It’s 2021. Are people really still shocked when they receive excellent customer service at a Black-owned establishment?
Unfortunately, the answer is yes. Many of us, if not all, have been conditioned to view Black-owned products or services as inferior, even when they hold up to popular name-brand products and corporations. And this is the problem with stereotypes and, most at large, systematic racism.
Even Black people begin to believe the lies that say Black employees are lazy or rude and that Black businesses are subpar because these ideas have been shoved in our faces all of our lives. It might not be great to admit it, but if I’m honest, even I have to check my subconscious from making snap judgments about Black-owned businesses.
These stereotypes are what keeps mainstream companies ahead and Black business owners several paces behind. Just look at how Black people spend their money, and that’s your cue that our community has internalized society’s negative values. Even though Black spending power has reached $1.2 trillion, only a tiny percentage of that is spent at Black-owned businesses.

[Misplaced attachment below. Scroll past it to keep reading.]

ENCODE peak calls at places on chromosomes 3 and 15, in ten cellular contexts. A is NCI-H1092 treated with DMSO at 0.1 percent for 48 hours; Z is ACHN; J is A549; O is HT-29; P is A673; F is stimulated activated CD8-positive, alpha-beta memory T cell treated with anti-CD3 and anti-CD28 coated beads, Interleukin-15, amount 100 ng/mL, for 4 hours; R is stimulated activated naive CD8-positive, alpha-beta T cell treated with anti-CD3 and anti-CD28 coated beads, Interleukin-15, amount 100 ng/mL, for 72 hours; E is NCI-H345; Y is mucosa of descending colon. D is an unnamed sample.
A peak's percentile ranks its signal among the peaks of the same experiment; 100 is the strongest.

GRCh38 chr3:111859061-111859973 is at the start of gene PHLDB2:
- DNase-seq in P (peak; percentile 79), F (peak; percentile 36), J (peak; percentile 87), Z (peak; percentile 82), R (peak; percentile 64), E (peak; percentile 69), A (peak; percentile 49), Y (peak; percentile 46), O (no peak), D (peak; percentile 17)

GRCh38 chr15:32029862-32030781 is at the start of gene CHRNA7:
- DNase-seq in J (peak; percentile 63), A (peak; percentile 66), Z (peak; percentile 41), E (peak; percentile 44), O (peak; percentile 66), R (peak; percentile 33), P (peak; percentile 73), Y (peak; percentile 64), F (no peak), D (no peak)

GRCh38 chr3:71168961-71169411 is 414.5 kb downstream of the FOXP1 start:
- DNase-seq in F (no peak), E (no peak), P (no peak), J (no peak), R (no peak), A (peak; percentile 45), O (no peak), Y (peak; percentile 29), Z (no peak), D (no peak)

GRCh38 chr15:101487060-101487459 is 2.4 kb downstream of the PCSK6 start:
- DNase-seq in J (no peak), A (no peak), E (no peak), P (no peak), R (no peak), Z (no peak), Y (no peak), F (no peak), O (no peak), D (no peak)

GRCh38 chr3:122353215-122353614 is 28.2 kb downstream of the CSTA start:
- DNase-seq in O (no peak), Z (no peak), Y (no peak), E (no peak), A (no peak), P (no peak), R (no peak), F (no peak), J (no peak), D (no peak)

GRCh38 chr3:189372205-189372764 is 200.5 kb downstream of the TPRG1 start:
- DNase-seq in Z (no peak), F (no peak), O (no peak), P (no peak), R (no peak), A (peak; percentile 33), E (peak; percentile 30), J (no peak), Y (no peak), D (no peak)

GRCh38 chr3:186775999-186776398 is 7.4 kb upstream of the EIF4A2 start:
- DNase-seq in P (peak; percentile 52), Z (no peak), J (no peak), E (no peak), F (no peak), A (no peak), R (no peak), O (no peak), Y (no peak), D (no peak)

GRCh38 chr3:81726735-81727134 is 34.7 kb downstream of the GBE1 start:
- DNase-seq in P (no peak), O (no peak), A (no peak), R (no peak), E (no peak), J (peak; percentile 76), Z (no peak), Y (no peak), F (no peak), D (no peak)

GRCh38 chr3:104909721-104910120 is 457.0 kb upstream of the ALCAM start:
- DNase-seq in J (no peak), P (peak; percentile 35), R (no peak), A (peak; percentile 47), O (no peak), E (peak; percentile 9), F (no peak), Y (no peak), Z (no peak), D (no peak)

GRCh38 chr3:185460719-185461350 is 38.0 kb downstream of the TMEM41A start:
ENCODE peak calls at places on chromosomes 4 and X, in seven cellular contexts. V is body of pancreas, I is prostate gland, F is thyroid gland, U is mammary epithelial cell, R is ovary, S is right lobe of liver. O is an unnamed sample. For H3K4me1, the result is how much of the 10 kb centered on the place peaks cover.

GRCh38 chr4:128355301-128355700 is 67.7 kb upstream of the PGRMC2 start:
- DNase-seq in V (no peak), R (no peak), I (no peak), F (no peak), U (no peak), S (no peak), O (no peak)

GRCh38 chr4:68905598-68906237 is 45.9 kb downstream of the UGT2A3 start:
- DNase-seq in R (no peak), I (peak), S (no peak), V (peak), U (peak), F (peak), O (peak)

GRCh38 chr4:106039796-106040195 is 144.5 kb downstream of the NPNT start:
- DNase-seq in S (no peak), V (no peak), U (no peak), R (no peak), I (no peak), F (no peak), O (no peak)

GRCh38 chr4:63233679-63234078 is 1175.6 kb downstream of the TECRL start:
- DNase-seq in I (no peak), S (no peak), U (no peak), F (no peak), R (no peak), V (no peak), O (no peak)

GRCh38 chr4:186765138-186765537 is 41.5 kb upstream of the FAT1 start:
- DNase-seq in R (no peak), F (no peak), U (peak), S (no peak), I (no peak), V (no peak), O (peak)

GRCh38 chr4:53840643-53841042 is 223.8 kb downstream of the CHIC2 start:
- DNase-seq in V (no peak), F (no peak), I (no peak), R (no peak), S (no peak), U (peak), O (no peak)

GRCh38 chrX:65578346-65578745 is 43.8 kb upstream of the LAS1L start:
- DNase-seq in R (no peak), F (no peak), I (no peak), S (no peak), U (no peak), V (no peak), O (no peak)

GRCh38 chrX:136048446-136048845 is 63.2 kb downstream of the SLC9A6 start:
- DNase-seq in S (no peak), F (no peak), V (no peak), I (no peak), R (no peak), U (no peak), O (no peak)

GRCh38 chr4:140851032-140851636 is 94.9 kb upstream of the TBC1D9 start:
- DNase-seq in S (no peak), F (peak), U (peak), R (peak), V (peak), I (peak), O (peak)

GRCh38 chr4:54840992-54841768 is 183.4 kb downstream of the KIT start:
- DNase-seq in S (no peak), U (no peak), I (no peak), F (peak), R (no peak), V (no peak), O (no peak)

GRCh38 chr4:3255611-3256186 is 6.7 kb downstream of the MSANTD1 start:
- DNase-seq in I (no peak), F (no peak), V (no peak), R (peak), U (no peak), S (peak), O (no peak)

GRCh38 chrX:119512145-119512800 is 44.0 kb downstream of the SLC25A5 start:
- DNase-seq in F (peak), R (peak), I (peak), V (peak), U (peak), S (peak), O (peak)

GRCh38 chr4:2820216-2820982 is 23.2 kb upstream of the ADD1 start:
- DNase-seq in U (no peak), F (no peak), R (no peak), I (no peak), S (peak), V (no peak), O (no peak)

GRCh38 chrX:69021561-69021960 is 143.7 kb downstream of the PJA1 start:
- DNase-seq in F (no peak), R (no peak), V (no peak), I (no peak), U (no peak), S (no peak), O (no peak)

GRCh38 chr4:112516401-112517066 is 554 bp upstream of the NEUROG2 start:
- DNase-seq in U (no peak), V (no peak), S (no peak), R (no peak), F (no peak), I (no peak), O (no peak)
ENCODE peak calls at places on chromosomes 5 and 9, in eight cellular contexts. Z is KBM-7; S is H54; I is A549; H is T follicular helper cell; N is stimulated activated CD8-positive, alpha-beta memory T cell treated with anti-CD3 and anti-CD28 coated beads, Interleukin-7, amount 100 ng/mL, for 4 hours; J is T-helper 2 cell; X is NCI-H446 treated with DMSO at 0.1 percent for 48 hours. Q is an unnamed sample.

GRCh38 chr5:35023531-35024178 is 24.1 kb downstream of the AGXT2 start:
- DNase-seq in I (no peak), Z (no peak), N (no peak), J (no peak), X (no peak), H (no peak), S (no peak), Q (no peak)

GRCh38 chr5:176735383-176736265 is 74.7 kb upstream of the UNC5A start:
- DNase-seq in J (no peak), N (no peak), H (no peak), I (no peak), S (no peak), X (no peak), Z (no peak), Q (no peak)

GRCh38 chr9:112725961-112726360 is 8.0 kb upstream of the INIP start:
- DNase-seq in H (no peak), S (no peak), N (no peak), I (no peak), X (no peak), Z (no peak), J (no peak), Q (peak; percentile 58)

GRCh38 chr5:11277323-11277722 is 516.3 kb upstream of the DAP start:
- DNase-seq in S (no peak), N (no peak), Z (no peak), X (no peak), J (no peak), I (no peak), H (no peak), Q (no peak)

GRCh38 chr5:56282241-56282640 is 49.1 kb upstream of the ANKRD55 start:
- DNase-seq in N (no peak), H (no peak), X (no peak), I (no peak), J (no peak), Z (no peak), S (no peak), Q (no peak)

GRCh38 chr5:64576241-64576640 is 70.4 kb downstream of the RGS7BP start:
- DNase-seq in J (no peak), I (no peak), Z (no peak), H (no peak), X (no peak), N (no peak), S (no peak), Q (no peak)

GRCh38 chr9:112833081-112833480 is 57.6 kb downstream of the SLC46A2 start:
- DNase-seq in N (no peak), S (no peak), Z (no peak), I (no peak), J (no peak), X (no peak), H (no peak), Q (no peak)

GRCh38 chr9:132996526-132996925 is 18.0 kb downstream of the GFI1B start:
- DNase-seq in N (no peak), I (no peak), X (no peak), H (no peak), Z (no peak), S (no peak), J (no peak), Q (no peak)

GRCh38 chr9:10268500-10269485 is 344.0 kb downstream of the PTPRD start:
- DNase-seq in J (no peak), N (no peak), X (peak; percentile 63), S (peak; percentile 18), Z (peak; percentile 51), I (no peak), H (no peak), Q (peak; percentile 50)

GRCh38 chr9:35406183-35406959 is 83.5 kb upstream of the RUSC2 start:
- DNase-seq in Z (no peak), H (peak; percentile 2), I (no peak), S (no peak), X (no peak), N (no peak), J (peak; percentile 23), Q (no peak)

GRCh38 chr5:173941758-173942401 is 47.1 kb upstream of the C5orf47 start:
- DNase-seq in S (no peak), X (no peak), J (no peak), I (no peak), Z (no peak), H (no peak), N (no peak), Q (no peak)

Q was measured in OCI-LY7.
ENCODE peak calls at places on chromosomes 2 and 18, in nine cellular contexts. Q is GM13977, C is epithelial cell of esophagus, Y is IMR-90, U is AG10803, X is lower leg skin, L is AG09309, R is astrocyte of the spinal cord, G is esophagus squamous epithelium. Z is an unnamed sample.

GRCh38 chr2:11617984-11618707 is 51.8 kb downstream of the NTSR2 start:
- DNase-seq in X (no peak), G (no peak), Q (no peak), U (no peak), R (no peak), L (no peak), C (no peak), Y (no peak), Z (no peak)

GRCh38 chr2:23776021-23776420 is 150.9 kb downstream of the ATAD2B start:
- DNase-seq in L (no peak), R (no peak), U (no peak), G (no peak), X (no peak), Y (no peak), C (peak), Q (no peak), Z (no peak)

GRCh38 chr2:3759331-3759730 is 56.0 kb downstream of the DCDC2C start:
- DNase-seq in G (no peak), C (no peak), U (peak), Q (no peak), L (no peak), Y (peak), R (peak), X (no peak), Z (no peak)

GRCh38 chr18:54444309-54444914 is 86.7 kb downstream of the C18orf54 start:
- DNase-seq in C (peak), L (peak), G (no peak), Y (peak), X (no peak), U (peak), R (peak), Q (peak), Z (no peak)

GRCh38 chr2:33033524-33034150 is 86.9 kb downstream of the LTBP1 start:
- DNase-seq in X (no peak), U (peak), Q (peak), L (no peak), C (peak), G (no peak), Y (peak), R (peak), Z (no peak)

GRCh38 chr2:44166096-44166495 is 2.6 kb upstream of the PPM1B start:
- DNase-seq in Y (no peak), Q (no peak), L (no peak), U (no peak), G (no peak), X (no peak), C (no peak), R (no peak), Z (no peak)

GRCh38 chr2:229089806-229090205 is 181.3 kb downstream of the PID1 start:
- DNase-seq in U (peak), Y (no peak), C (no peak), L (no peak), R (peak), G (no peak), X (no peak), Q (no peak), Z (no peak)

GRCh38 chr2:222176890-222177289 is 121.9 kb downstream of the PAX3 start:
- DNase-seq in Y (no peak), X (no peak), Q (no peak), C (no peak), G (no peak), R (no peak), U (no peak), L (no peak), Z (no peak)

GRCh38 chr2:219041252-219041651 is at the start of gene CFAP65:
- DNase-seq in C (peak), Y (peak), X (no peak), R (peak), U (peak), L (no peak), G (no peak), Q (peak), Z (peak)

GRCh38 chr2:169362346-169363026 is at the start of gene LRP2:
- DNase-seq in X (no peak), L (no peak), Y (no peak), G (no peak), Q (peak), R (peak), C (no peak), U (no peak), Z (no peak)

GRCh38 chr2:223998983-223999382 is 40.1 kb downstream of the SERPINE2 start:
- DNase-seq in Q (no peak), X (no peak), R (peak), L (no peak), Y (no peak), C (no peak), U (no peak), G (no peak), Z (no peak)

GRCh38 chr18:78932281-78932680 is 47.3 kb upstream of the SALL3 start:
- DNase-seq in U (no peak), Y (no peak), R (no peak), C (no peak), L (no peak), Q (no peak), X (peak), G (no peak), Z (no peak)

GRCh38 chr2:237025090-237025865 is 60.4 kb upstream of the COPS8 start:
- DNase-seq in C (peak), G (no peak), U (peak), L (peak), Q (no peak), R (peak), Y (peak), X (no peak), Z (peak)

The sad truth is that many of us are willing to give our money to major corporations that don’t care about us while we let the businesses in our communities fall by the wayside. But it’s time for us to wake up and actually put our money where our mouth is and reclaim our buying power. It might seem like it’s harder to support Black brands, but the truth is Black-owned products and services are accessible. We just have to commit to buying Black.
How long will we perpetuate the belief that Black-owned businesses don’t meet the standard when in actuality, successful Black brands are a rule of thumb? We view successful Black businesses as the outliers, but really we’re just not paying attention.
Black service does not equal poor service. And the sooner we take this message to heart and follow through with our actions, the sooner we can build up our community and strengthen our collective power.